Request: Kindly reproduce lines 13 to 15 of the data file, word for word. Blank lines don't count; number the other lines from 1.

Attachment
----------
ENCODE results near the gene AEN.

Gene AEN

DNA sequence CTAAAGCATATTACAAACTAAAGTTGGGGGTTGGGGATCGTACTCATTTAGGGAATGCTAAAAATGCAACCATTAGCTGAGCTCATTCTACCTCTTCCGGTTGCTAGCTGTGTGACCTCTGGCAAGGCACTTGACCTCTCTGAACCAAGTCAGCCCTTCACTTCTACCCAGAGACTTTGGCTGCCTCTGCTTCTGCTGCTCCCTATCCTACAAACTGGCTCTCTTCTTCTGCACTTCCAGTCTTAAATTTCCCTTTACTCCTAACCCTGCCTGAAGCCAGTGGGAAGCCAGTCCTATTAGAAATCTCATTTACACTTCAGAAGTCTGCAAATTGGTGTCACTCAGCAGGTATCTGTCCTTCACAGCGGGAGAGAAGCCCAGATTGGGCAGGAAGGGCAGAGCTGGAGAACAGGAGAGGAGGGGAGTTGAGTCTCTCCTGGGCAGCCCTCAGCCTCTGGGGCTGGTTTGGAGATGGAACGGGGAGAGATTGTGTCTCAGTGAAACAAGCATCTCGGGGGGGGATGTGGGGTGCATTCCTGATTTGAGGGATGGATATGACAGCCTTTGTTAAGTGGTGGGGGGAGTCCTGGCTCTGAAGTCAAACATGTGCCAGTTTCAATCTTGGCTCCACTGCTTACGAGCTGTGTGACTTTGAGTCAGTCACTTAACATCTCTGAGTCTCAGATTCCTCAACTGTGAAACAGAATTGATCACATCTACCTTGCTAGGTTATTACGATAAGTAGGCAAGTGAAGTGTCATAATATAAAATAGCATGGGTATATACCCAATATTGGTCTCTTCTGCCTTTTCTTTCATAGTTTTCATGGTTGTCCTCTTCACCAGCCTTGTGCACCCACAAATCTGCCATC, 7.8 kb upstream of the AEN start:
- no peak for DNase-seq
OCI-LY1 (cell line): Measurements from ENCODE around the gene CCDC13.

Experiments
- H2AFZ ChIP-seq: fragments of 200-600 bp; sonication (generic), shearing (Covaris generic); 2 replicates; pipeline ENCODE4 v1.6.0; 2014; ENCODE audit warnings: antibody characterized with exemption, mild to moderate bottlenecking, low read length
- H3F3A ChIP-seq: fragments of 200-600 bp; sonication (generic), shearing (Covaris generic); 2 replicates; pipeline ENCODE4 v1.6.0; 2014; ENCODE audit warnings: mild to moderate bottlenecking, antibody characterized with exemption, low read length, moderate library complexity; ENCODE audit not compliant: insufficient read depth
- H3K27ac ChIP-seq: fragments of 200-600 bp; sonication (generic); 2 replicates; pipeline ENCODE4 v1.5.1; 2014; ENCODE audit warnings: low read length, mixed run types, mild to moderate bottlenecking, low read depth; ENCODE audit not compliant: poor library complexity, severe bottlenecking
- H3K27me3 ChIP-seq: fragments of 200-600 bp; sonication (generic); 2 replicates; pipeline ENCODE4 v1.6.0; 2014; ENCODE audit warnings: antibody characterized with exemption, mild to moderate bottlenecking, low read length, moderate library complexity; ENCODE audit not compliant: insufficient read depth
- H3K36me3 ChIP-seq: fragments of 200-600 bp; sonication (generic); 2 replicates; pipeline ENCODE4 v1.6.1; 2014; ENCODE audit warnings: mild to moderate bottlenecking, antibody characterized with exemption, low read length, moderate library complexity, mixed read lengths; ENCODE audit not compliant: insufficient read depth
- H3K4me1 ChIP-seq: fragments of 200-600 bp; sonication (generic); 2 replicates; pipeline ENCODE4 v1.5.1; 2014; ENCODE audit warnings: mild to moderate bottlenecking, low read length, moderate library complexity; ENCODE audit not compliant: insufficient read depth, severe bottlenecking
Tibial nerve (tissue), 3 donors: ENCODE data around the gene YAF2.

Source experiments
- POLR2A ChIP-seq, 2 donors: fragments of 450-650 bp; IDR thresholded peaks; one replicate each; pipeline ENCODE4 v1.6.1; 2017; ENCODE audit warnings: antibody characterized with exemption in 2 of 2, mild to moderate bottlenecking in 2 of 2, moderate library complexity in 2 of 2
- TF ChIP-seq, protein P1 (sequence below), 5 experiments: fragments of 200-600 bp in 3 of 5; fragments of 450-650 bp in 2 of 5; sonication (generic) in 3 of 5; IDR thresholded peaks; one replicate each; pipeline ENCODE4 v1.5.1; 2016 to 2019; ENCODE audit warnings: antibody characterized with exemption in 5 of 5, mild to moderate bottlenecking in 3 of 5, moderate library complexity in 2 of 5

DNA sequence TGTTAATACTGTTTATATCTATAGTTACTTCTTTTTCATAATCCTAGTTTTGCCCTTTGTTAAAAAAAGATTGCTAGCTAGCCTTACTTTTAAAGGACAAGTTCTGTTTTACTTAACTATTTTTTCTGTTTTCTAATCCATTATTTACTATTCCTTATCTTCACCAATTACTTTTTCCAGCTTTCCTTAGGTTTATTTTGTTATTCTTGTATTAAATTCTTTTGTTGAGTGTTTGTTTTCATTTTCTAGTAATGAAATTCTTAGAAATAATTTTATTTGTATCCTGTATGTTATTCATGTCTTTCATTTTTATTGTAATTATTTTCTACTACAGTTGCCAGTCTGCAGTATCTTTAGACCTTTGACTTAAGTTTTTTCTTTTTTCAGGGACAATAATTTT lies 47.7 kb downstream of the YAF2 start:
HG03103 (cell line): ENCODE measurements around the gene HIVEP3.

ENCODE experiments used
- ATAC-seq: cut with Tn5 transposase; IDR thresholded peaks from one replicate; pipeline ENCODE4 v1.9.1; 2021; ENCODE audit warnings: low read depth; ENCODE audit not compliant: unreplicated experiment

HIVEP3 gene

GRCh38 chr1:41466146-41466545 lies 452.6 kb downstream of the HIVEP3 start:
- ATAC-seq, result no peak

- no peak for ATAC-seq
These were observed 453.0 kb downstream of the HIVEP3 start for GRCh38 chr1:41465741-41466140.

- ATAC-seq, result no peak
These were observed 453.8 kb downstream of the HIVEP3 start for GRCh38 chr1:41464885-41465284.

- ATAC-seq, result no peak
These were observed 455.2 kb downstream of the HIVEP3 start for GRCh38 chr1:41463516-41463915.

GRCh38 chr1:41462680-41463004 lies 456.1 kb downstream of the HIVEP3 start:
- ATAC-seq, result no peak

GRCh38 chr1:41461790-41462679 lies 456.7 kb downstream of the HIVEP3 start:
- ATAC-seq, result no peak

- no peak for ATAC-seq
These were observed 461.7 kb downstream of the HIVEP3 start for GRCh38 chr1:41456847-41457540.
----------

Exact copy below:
Tibial nerve (tissue), 3 donors: ENCODE data around the gene YAF2.

Source experiments
- POLR2A ChIP-seq, 2 donors: fragments of 450-650 bp; IDR thresholded peaks; one replicate each; pipeline ENCODE4 v1.6.1; 2017; ENCODE audit warnings: antibody characterized with exemption in 2 of 2, mild to moderate bottlenecking in 2 of 2, moderate library complexity in 2 of 2